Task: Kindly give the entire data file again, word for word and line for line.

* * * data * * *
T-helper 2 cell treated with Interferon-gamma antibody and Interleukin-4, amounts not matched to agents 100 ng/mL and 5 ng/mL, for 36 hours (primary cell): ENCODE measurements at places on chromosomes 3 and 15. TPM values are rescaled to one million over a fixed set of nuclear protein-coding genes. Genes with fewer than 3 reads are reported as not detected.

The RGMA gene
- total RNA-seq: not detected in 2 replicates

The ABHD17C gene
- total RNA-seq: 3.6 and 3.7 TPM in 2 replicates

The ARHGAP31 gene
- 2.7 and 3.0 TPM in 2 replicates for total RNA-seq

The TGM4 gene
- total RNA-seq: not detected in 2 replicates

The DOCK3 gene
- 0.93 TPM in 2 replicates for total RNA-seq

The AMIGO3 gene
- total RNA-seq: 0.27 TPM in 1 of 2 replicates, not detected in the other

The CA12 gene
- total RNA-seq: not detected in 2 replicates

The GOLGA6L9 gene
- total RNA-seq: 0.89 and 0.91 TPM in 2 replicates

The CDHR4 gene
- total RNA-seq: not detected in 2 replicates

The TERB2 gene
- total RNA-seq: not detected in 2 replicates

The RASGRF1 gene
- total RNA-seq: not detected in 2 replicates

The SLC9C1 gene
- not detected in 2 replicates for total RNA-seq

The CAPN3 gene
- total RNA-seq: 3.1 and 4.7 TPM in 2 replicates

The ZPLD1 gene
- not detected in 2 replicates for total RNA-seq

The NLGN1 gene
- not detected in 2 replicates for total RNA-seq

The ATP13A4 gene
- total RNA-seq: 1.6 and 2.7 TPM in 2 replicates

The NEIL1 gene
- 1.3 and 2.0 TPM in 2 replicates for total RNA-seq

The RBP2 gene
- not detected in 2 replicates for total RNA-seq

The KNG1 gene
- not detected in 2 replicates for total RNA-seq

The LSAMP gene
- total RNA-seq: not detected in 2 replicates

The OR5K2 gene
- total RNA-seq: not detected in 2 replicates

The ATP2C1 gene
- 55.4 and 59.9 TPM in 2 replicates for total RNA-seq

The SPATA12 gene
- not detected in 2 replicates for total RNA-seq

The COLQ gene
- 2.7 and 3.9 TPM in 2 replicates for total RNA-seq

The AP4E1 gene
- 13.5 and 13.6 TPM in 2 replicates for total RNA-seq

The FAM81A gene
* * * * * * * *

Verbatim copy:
T-helper 2 cell treated with Interferon-gamma antibody and Interleukin-4, amounts not matched to agents 100 ng/mL and 5 ng/mL, for 36 hours (primary cell): ENCODE measurements at places on chromosomes 3 and 15. TPM values are rescaled to one million over a fixed set of nuclear protein-coding genes. Genes with fewer than 3 reads are reported as not detected.

The RGMA gene
- total RNA-seq: not detected in 2 replicates

The ABHD17C gene
- total RNA-seq: 3.6 and 3.7 TPM in 2 replicates

The ARHGAP31 gene
- 2.7 and 3.0 TPM in 2 replicates for total RNA-seq

The TGM4 gene
- total RNA-seq: not detected in 2 replicates

The DOCK3 gene
- 0.93 TPM in 2 replicates for total RNA-seq

The AMIGO3 gene
- total RNA-seq: 0.27 TPM in 1 of 2 replicates, not detected in the other

The CA12 gene
- total RNA-seq: not detected in 2 replicates

The GOLGA6L9 gene
- total RNA-seq: 0.89 and 0.91 TPM in 2 replicates

The CDHR4 gene
- total RNA-seq: not detected in 2 replicates

The TERB2 gene
- total RNA-seq: not detected in 2 replicates

The RASGRF1 gene
- total RNA-seq: not detected in 2 replicates

The SLC9C1 gene
- not detected in 2 replicates for total RNA-seq

The CAPN3 gene
- total RNA-seq: 3.1 and 4.7 TPM in 2 replicates

The ZPLD1 gene
- not detected in 2 replicates for total RNA-seq

The NLGN1 gene
- not detected in 2 replicates for total RNA-seq

The ATP13A4 gene
- total RNA-seq: 1.6 and 2.7 TPM in 2 replicates

The NEIL1 gene
- 1.3 and 2.0 TPM in 2 replicates for total RNA-seq

The RBP2 gene
- not detected in 2 replicates for total RNA-seq

The KNG1 gene
- not detected in 2 replicates for total RNA-seq

The LSAMP gene
- total RNA-seq: not detected in 2 replicates

The OR5K2 gene
- total RNA-seq: not detected in 2 replicates

The ATP2C1 gene
- 55.4 and 59.9 TPM in 2 replicates for total RNA-seq

The SPATA12 gene
- not detected in 2 replicates for total RNA-seq

The COLQ gene
- 2.7 and 3.9 TPM in 2 replicates for total RNA-seq

The AP4E1 gene
- 13.5 and 13.6 TPM in 2 replicates for total RNA-seq

The FAM81A gene